Consumers are increasingly aware of the importance of monitoring their credit. Perhaps you’re one who has used various services to protect yourself from unauthorized use of your good credit.
If you have looked into your credit and have been surprised that your credit score isn’t as high as you think it should be, you’re not alone.
Even if you have been perfect in paying your bills on time, you may find your credit score is just “good,” but not “excellent.” You may find yourself staring at your credit report, scratching your head, and muttering to yourself, “What do I have to do to get a better credit score?”
The most commonly used credit scoring model in the U.S. is the FICO score developed by Fair Isaac Corporation. There are different FICO models, explaining why your score is not always consistent from one credit report to the next. In most cases, you can interpret your score like this.
|720 and higher
|This indicates that you have used credit wisely. In general, lenders will feel very comfortable that you will pay off your debt when you borrow
|You will likely be able to get credit, but you may not get the best interest rate available.
|In this range, a lender will be looking to determine if your score will be moving up or if it is on the way down to a level much riskier to them. You can expect to pay higher interest rates when your score is in this range.
|Poor or risky credit
|You will find it more difficult to get approved for credit. It won’t be impossible, but when you do get credit, your interest rate will be much higher than it would be if you had a significantly better score.
Keep in mind, credit score is not the only factor in determining whether or not you will be approved for a loan. It’s just one factor. However, it will usually have an impact on how much you pay to borrow.
Here’s a surprise. Paying your bills on time is not a guarantee of an excellent credit score.
It’s true that if you do not pay your bills on time, your credit score will be low. However, you can pay all of your bills on time, every time, and you still may not get a score at the top of the charts. Here are four potential reasons why.
1. You’re using too much of your available credit.
Even if you pay your credit card on time, your credit score will be dampened if you use too much of the credit available to you.
When you get a credit card, you will be approved to borrow up to a certain amount, your “credit limit.” Using credit regularly and making on-time payments will help you establish credit. But carrying a credit card balance that is a good portion of your limit will lower your score.
Keep your balance at or below one-third of your available credit line. Pay down your balances on unsecured debt and you should see a quick and significant improvement in your score.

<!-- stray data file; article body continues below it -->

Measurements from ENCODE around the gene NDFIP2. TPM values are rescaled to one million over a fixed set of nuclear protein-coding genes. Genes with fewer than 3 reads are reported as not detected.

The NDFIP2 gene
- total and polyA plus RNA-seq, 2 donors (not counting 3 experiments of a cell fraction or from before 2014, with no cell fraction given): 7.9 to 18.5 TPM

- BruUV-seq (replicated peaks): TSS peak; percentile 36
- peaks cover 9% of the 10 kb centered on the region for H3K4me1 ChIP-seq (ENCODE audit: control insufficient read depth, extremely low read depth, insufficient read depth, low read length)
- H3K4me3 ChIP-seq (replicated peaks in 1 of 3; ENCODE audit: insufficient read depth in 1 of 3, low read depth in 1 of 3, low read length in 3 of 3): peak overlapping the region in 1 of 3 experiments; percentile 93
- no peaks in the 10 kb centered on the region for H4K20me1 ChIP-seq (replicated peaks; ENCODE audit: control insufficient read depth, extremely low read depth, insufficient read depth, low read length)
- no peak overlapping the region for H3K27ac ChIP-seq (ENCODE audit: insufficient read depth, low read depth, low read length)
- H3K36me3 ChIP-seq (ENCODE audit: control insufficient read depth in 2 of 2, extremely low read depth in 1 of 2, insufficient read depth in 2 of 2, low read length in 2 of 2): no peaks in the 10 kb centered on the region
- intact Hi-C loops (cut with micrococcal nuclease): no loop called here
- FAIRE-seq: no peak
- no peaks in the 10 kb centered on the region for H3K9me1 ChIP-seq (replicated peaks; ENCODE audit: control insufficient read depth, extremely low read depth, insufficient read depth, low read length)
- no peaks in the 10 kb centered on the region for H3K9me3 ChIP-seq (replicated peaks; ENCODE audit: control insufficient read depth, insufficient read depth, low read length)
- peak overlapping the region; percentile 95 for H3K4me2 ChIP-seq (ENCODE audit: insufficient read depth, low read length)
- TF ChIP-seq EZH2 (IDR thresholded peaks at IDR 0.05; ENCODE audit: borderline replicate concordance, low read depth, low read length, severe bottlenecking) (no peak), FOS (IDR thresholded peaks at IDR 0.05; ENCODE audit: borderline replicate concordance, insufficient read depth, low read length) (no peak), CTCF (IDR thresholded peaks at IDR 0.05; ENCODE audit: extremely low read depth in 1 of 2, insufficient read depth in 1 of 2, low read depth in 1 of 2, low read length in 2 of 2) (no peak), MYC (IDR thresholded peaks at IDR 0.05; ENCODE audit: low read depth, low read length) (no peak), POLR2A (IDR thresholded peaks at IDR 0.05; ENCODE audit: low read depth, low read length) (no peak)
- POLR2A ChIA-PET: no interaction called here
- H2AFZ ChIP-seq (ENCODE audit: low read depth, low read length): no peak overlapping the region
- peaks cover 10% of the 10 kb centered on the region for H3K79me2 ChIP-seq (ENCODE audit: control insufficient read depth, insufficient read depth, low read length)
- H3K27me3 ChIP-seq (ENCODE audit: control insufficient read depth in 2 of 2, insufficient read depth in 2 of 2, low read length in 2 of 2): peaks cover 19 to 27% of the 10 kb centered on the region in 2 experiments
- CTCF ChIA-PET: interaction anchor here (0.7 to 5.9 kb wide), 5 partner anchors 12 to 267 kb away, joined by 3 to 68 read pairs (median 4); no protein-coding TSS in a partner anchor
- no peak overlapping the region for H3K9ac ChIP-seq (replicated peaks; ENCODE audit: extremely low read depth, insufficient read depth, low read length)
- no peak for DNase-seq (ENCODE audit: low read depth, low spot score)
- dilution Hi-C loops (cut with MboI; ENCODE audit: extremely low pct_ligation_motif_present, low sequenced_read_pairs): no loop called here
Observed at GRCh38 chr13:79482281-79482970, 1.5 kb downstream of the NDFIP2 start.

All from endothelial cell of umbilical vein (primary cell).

2. You made the common mistake of closing your old credit accounts.
Many people who are careful with credit will close credit card accounts that they no longer use. Go ahead and close the accounts if having a bunch of cards around just makes it more tempting to use them. But, pay attention to which cards you close.
The length of time you have been receiving credit determines part of your credit score. If you close the first credit card issued to you, you may be shortening the length of your credit history - negatively impacting your score.
It’s a good rule to maintain that first credit card or credit line you received. Keep the account open, and make sure you continue making payments on time.
3. You’re accumulating too much debt too fast.
You will enhance your score when you show you have managed multiple loans and credit lines over time. Quantity and quality both count. But, adding too much credit in a short period of time will be a drag on your credit score and alert loan officers that you may be heading toward payment difficulties.
Whenever you apply for credit, the lender will make an “inquiry” of your credit with the credit bureaus. A large number of inquiries into your credit history in a short period will drive your score downward. Having several new credit accounts opened in the last two years will do the same.
This doesn’t mean that you should stop using credit when you need it. Just don’t start applying for every credit card offer you receive or at every store that will give you a discount for opening a new credit card.
4. You have too much revolving credit.
“Revolving credit” is credit that you apply for once, and then use when you need it without having to reapply. Credit cards and lines of credit are examples of revolving credit.
Loans that provide a fixed amount that you pay down with regular periodic payments are called “installment loans.” The most common example is a car loan.
Having too much revolving credit can lower your score whereas having a good percent of your debt in installment loans can improve it. If most of your debt is revolving credit, you may have a lower score than if you have more credit in installment loans.
What steps can you take to improve your credit score now?
Here are three actions you can take quickly.
- Pay down your credit cards to leave plenty of room between your credit limit and your revolving balance.
- If your credit is still reasonably good, apply for a credit limit increase and then make sure you keep your balance at or below 30% of the limit.
- Convert your revolving (credit card) balances to an installment loan.
Talk to a Genisys Credit Union Member Service Representative about ways they can help you improve your score. Contact us to get your credit score moving in the right direction.
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